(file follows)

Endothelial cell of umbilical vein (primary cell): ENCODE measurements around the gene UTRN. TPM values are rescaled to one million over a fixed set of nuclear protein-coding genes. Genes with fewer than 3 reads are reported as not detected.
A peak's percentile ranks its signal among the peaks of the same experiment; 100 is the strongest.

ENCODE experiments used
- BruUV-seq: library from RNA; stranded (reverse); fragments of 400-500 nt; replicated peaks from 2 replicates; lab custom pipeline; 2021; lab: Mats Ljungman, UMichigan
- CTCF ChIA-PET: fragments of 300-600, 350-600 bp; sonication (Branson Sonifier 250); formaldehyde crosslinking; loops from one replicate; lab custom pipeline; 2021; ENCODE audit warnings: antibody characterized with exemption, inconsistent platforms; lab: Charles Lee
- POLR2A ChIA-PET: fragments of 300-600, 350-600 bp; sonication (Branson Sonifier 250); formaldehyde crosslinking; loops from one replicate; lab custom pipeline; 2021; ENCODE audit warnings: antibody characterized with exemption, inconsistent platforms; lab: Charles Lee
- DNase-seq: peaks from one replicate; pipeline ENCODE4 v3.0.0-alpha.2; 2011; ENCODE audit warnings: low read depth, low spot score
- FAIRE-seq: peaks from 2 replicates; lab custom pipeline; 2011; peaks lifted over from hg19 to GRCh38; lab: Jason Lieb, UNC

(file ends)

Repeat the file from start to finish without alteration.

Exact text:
Endothelial cell of umbilical vein (primary cell): ENCODE measurements around the gene UTRN. TPM values are rescaled to one million over a fixed set of nuclear protein-coding genes. Genes with fewer than 3 reads are reported as not detected.
A peak's percentile ranks its signal among the peaks of the same experiment; 100 is the strongest.

ENCODE experiments used
- BruUV-seq: library from RNA; stranded (reverse); fragments of 400-500 nt; replicated peaks from 2 replicates; lab custom pipeline; 2021; lab: Mats Ljungman, UMichigan
- CTCF ChIA-PET: fragments of 300-600, 350-600 bp; sonication (Branson Sonifier 250); formaldehyde crosslinking; loops from one replicate; lab custom pipeline; 2021; ENCODE audit warnings: antibody characterized with exemption, inconsistent platforms; lab: Charles Lee
- POLR2A ChIA-PET: fragments of 300-600, 350-600 bp; sonication (Branson Sonifier 250); formaldehyde crosslinking; loops from one replicate; lab custom pipeline; 2021; ENCODE audit warnings: antibody characterized with exemption, inconsistent platforms; lab: Charles Lee
- DNase-seq: peaks from one replicate; pipeline ENCODE4 v3.0.0-alpha.2; 2011; ENCODE audit warnings: low read depth, low spot score
- FAIRE-seq: peaks from 2 replicates; lab custom pipeline; 2011; peaks lifted over from hg19 to GRCh38; lab: Jason Lieb, UNC